Track Kinetic Amethyst Bowling Ball

Track Kinetic Amethyst Bowling Ball Review

The Kinetic goes Amethyst…

First Impressions
The Kinetic Amethyst looks to fill a gap in the Track lineup where you need a cleaner look. It’s clean for sure. Not as snappy as we thought it would be but has potential.

Our Testers:

Justin Kleinspehn (Righty)
Style: High Rev
RPM: 475 rpm
PAP: 5 & 1 1/4 up
Average Speed: 19.5 mph (at release)
Axis tilt: low
Axis rotation: medium
Test Equipment: 15 Pounds
Layout: 40 x 5 x 30
Intent: Quick roll with a quick transition at the breakpoint

Dan Young (Righty)
Style: Rev/Speed matched
RPM: 400 rpm
PAP: 5 & 1/8 up
Average Speed: 18.5 mph (at release)
Axis tilt: high
Axis rotation: medium
Test Equipment: 15 Pounds
Layout: 35 x 4 x 30
Intent: Quick roll with a quick transition at the breakpoint

Thanks to Greg Bickta and Perfect Aim Pro Shop for drilling our equipment.
Thanks to Limerick Bowl in Limerick, PA.

Buy the Track Kinetic Amethyst at

“Keep in mind that coverstock accounts for 70% of ball reaction, but the core creates the dynamic shape of the reaction. Your driller will alter the shape to suit your game.”

Test Pattern:
THS: 40ft, 23ml

The Kinetic Amethyst is a mid-priced ball. It seems to have a bit of a defined slot of usability. Still gets decent marks for value.

The Track Kinetic Amethyst uses the Modified Kinetic core wrapped in the QR-6 Pearl coverstock.
15 pound = RG of 2.49, diff of .038, mb of .005
14 pound = RG of 2.48, diff of .041 mb of .005
Coverstock finish: 500/1000 abralon with factory polish


The Modified Kinetic Core is clearly a stalwart at this point for Track. It seems every brand has found at least one winner that can be reused over and over again. In this case, they added a clean pearl coverstock to give it more length and make it a stepdown ball. In theory you can have an arsenal of all Kinetic balls and be totally fine on a house shot.
When I first saw this ball, it kind of looked a bit like a skid/flip formula. In practice for us, it is definitely clean but not super snappy. It’s like Track put in a “thin” type coverstock on this ball. What I mean is one that gets length and is very quick to dry which shrinks the hook phase of the skid/hook/roll shape of a ball. That it does but the core is not quite a “thin” core. Meaning it’s not a loping core which typically compliments the thin coverstock. That takes it up a notch from the low end balls in terms of ball reaction. It seems a bit of a fight between the core and cover, one which the cover wins generally speaking.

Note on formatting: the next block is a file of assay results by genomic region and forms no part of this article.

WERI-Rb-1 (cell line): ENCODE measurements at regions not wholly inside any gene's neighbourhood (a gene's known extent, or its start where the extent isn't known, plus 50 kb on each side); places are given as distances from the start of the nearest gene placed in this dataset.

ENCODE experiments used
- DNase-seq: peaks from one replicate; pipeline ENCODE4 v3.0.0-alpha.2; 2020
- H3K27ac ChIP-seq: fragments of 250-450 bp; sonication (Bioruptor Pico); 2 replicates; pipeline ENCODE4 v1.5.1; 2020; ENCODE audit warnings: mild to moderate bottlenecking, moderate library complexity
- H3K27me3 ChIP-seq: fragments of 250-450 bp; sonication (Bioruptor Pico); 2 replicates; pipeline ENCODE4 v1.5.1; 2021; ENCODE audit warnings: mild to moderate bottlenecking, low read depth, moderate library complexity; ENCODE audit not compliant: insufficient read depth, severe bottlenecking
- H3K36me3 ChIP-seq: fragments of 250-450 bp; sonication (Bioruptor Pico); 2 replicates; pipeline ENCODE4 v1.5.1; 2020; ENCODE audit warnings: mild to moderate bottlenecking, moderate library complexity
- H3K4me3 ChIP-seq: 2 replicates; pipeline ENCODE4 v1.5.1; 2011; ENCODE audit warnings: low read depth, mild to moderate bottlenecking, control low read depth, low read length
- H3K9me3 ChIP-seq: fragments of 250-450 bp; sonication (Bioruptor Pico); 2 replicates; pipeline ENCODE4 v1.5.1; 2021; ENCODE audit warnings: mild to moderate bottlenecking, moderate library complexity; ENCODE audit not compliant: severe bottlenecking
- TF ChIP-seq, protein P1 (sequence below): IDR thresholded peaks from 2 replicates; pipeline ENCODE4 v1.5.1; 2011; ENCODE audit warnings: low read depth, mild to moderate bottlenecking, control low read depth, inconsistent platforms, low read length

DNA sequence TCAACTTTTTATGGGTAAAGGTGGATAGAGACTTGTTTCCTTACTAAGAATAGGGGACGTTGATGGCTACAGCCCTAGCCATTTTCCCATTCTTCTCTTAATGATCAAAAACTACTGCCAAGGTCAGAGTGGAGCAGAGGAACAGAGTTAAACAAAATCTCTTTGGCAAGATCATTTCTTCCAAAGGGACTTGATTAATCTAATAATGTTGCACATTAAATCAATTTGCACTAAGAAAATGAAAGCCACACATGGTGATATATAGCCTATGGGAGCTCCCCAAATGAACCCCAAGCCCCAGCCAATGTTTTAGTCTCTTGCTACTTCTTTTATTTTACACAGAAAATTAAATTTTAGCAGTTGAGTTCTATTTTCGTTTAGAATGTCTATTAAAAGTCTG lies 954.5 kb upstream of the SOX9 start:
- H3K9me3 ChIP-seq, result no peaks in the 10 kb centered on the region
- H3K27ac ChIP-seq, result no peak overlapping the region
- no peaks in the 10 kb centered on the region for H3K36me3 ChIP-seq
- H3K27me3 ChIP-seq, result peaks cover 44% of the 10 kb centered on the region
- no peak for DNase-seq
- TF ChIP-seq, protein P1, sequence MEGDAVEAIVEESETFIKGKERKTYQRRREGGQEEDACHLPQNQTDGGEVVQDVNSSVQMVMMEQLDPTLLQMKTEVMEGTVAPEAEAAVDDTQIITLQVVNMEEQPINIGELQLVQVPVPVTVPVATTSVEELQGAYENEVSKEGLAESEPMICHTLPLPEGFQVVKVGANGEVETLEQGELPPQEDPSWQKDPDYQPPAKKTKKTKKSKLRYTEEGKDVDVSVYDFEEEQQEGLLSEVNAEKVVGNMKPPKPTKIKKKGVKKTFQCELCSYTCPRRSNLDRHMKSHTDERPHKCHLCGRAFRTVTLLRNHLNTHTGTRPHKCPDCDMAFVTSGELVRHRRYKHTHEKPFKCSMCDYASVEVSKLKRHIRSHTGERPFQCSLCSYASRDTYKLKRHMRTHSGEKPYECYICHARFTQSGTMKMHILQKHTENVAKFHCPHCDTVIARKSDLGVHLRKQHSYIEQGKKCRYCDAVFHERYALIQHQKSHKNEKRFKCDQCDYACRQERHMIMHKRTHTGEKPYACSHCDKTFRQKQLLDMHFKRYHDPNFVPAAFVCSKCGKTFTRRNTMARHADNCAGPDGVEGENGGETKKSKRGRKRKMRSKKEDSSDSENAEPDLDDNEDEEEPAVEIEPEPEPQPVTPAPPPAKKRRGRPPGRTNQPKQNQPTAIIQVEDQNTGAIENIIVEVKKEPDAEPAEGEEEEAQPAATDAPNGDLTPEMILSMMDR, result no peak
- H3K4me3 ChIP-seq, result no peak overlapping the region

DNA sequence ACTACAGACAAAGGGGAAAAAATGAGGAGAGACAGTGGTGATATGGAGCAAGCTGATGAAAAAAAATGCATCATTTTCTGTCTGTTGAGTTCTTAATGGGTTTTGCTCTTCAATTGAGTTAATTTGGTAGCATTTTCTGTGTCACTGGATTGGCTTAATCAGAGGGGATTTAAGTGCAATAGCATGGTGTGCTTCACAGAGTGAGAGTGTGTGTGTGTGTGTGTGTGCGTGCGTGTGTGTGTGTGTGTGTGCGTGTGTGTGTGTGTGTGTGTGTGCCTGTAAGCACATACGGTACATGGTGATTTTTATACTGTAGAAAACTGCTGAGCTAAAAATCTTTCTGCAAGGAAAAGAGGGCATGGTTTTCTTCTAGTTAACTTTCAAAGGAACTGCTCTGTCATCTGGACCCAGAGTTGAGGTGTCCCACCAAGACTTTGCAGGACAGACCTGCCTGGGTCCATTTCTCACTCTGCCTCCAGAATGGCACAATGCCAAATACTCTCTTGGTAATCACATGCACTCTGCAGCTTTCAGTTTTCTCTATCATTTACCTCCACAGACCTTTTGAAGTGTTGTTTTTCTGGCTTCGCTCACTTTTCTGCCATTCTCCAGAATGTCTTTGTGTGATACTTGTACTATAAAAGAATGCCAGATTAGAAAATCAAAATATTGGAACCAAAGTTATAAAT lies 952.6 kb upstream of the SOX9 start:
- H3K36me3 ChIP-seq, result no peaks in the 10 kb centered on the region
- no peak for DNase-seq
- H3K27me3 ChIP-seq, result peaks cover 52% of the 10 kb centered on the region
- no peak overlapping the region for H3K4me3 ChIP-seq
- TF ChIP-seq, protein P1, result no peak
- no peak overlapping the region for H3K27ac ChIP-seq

What does all of that mean? It means you won’t get huge skid/flip. You will get easy length. You will get good but smoother motion. It’s just that you have to find the friction at the right length on the lane to get the ball to read. So if you find friction too far downlane, the ball will be lazy making it back. If you find it too early, you may not hold pocket.
On the fresh house shot, Justin has a great look with the Amethyst. His roll and style blends well with this piece. He generates natural length so the ball gradually reads the friction. He’s scored extremely well with this piece already, especially in houses that have down lane friction that adds drive which amplifies carry.
What’s interesting is in theory you would think the Amethyst would work well on burn where you get a cleaner and snappier look. However, the ball went from looking fantastic to being over/under. Now it noses up in the friction that’s been created but when you move into the heavy house shot volume, it pukes. Hmmm… This somewhat boxes the ball in terms of condition specificity. So while it may be a good option on medium or lower volumes while the shot is fresh, it may not be the ball you can drop to from another kinetic or more aggressive piece because of the reaction we described. I think this will be pattern specific but knowing how walled up house shots can be, I worry this will be the standard situation.

Dan is our second tester. He’s got a decent rev rate but with much more tilt. So he generates good length in a different way than Justin. On the fresh it’s either there or not. It has been playable for Dan generally speaking but sometimes he sees the same thing in terms of over/under on fresh. If he parallels in, he gets less motion because the ball seems to skid too far. The ball is obviously clean and not super aggressive off the friction. You can see the ball is close all the time but just seems to enter the pocket differently with each shot. The volume is a little much for this ball right now. So it seems the ball prefers a lower volume fresh shot. For second shift, Dan had a pretty good look. Again, he has to be careful of getting into the friction too early but he got good bounce off the dry. It was probably a better look for Dan and his style on second shift than it was for Justin.

Final Thoughts
In the end, the Track Kinetic Amethyst is a decent ball. It’s definitely not the most versatile ball from the Kinetic line and clearly a step down. The issue we saw was that it really isn’t a step down in terms of use. It’s first out of the bag on lower volumes but one that was more tricky when the medium pattern was starting to dry out. So I can give it credit for the former if you recognize the limitation of the latter. It’s a pretty ball and on a lower volume house pattern, the ball looks great. Just ask Justin how many award scores he’s already throw with it…